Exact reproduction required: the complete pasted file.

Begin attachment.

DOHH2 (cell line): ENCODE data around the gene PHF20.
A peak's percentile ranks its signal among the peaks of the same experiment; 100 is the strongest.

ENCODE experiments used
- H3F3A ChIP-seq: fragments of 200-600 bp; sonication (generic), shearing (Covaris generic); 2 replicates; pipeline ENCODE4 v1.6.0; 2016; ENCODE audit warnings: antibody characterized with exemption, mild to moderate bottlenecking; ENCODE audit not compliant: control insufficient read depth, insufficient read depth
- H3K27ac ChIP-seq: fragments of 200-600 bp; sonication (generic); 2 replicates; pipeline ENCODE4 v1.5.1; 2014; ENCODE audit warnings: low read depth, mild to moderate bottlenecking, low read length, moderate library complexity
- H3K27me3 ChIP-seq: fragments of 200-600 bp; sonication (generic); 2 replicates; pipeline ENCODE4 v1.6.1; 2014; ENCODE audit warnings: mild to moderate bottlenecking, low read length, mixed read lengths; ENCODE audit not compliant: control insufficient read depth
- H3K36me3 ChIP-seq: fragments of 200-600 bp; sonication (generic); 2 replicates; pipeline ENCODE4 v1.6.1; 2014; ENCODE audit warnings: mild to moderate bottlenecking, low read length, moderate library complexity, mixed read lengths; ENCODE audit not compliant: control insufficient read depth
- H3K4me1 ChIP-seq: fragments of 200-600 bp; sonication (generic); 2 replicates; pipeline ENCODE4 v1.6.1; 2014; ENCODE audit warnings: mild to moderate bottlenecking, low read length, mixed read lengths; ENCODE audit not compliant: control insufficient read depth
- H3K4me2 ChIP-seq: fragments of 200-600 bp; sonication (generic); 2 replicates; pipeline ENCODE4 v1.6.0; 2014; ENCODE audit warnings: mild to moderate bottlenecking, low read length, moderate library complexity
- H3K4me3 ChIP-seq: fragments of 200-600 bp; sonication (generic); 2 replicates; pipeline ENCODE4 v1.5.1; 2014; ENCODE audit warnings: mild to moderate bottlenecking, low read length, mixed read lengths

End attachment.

DOHH2 (cell line): ENCODE data around the gene PHF20.
A peak's percentile ranks its signal among the peaks of the same experiment; 100 is the strongest.

ENCODE experiments used
- H3F3A ChIP-seq: fragments of 200-600 bp; sonication (generic), shearing (Covaris generic); 2 replicates; pipeline ENCODE4 v1.6.0; 2016; ENCODE audit warnings: antibody characterized with exemption, mild to moderate bottlenecking; ENCODE audit not compliant: control insufficient read depth, insufficient read depth
- H3K27ac ChIP-seq: fragments of 200-600 bp; sonication (generic); 2 replicates; pipeline ENCODE4 v1.5.1; 2014; ENCODE audit warnings: low read depth, mild to moderate bottlenecking, low read length, moderate library complexity
- H3K27me3 ChIP-seq: fragments of 200-600 bp; sonication (generic); 2 replicates; pipeline ENCODE4 v1.6.1; 2014; ENCODE audit warnings: mild to moderate bottlenecking, low read length, mixed read lengths; ENCODE audit not compliant: control insufficient read depth
- H3K36me3 ChIP-seq: fragments of 200-600 bp; sonication (generic); 2 replicates; pipeline ENCODE4 v1.6.1; 2014; ENCODE audit warnings: mild to moderate bottlenecking, low read length, moderate library complexity, mixed read lengths; ENCODE audit not compliant: control insufficient read depth
- H3K4me1 ChIP-seq: fragments of 200-600 bp; sonication (generic); 2 replicates; pipeline ENCODE4 v1.6.1; 2014; ENCODE audit warnings: mild to moderate bottlenecking, low read length, mixed read lengths; ENCODE audit not compliant: control insufficient read depth
- H3K4me2 ChIP-seq: fragments of 200-600 bp; sonication (generic); 2 replicates; pipeline ENCODE4 v1.6.0; 2014; ENCODE audit warnings: mild to moderate bottlenecking, low read length, moderate library complexity
- H3K4me3 ChIP-seq: fragments of 200-600 bp; sonication (generic); 2 replicates; pipeline ENCODE4 v1.5.1; 2014; ENCODE audit warnings: mild to moderate bottlenecking, low read length, mixed read lengths